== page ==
Mass. Appeals Court Clarifies How Zoning Cases Can – and Can’t – Be Settled

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The Massachusetts Appeals Court recently decided that a settlement agreement resolving a zoning case brought by the Town of Bourne did not prevent neighbors from obtaining zoning enforcement inconsistent with that settlement. The case, Stevens v. Zoning Board of Appeals of Bourne, involved the use of a property in a residential zoning district as a wedding venue (commercial uses were not allowed). There were two sequential cases involving challenges to the use.

The first case arose from the building inspector’s cease and desist order to the property owner requiring a complete halt to the commercial use. The Town then brought a case in Land Court to enforce the order. That case was settled by an agreement between the Town’s administrative board and the property owner. The settlement agreement included dismissal of the Land Court case with prejudice. Critically, the Land Court did not decide whether the challenged use was lawful. The Building Inspector issued a new cease and desist order consistent with the settlement agreement that allowed limited commercial use of the property.

Neighbors appealed that new order to the Zoning Board of Appeals (ZBA), which decided that any commercial use was unlawful and that the original cease and desist order must be reinstated. The property owner appealed the ZBA’s decision to the Superior Court and argued that the neighbors were bound by the settlement agreement. The Superior Court disagreed and upheld the ZBA’s decision. The Appeals Court found that the settlement agreement did not bind the neighbors or resolve the dispute over the lawfulness of the use. In the Appeals Court’s view, the Town administrators had the authority to bring and resolve the first case. However, they had no authority to change the zoning laws without following statutory procedures or to grant zoning relief as part of a settlement agreement. Only the ZBA has the power to grant zoning relief and interpret the zoning laws, and its authority is limited by the zoning laws themselves.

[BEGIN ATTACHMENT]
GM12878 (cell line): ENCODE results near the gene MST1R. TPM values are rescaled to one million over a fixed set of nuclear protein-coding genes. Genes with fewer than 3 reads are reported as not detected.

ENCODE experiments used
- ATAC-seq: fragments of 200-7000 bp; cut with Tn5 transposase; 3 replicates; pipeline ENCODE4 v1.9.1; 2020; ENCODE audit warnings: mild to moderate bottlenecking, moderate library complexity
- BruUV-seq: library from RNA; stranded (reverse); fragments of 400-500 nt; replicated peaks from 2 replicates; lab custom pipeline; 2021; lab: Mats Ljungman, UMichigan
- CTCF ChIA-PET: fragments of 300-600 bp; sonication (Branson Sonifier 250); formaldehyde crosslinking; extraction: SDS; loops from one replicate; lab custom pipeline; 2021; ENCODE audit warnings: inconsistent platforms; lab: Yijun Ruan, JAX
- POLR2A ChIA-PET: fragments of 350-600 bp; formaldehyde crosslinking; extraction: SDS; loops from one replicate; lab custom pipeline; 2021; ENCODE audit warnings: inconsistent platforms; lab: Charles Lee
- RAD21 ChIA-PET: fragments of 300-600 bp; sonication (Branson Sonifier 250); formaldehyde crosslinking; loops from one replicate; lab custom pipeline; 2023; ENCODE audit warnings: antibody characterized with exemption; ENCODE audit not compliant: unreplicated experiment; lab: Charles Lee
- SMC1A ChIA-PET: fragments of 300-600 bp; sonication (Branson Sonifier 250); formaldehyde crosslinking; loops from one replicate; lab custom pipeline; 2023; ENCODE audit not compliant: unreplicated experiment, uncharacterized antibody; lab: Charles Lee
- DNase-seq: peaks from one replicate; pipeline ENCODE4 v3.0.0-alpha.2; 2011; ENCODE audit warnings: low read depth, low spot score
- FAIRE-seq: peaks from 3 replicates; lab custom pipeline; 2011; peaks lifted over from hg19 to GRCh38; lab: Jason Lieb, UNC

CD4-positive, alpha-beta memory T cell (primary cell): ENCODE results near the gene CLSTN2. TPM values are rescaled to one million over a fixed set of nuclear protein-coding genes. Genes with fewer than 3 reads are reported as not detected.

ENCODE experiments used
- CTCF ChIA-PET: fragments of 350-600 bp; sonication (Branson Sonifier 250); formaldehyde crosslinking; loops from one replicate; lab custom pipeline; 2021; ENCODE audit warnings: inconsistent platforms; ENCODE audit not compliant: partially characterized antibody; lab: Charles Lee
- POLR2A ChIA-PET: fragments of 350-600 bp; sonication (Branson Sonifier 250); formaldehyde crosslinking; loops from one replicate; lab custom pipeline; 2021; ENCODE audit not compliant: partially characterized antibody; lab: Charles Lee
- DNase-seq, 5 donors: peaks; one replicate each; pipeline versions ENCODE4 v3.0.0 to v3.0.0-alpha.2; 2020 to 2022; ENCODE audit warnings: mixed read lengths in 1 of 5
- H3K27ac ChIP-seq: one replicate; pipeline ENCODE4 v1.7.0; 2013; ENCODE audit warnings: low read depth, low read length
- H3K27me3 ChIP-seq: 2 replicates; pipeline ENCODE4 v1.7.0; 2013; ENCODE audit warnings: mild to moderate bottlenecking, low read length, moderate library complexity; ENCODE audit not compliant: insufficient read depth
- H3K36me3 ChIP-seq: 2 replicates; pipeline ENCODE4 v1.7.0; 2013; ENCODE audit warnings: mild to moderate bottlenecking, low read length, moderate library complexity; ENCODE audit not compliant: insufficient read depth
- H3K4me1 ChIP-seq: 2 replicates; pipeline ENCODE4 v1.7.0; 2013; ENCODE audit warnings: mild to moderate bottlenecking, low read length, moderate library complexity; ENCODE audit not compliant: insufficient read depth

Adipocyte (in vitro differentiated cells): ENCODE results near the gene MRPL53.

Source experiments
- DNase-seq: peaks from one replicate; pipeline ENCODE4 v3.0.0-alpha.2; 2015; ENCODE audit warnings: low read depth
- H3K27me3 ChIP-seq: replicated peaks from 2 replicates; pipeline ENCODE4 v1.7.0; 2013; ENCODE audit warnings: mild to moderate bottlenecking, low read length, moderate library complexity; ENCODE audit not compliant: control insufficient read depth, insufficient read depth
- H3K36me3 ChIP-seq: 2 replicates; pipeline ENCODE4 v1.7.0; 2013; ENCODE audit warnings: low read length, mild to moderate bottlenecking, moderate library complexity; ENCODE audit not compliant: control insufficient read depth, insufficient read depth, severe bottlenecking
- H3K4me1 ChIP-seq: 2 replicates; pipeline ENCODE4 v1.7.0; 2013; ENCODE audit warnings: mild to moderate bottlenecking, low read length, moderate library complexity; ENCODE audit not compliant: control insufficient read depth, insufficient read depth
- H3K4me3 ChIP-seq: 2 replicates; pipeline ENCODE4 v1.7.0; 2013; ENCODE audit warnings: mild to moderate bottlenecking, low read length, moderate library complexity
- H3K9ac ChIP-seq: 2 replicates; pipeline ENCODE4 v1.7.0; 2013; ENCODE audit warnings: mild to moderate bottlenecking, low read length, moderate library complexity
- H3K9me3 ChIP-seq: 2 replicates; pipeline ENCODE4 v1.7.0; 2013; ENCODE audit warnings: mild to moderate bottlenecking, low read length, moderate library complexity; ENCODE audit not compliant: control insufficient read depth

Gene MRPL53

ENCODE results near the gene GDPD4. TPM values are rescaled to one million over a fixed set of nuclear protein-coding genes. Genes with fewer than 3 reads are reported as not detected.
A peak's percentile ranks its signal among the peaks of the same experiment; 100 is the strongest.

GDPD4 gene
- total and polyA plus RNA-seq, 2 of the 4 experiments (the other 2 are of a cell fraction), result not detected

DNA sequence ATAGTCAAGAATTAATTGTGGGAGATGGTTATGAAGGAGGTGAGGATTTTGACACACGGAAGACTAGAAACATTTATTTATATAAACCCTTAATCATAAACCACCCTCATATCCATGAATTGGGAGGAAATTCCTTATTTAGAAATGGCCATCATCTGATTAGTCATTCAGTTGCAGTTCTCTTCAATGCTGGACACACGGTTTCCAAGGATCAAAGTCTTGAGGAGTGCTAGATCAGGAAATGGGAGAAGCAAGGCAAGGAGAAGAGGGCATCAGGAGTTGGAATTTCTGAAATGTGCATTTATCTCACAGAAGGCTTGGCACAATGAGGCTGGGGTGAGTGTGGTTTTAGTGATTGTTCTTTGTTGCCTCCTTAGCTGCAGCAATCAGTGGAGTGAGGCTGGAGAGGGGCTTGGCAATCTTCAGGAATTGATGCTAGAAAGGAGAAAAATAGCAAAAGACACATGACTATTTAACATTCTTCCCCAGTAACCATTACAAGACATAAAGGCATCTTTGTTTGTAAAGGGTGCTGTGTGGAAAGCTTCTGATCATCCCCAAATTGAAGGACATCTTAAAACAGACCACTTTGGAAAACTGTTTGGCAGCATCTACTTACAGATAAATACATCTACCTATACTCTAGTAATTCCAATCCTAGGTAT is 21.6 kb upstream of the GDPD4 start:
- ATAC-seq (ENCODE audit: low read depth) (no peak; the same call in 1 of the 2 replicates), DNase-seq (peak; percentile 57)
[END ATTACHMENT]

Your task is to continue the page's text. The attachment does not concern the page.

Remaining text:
This case highlights two important rules for settling zoning disputes. First, if there is no way to render a use or building lawful under the zoning laws, then no settlement agreement can achieve that result either. Second, most towns give their zoning boards of appeals the sole authority to interpret zoning laws and grant relief from their strictures. If the settlement agreement involves interpretation of zoning laws or zoning relief, the settlement should involve the zoning board of appeals. How to bring that board into the dispute will depend on the situation and zoning laws at issue, but one should not assume that the zoning board of appeals will agree with the building inspector or a municipal administrative body. Also, even if the zoning board of appeals agrees to settle, its decisions are subject to appeal by “persons aggrieved.”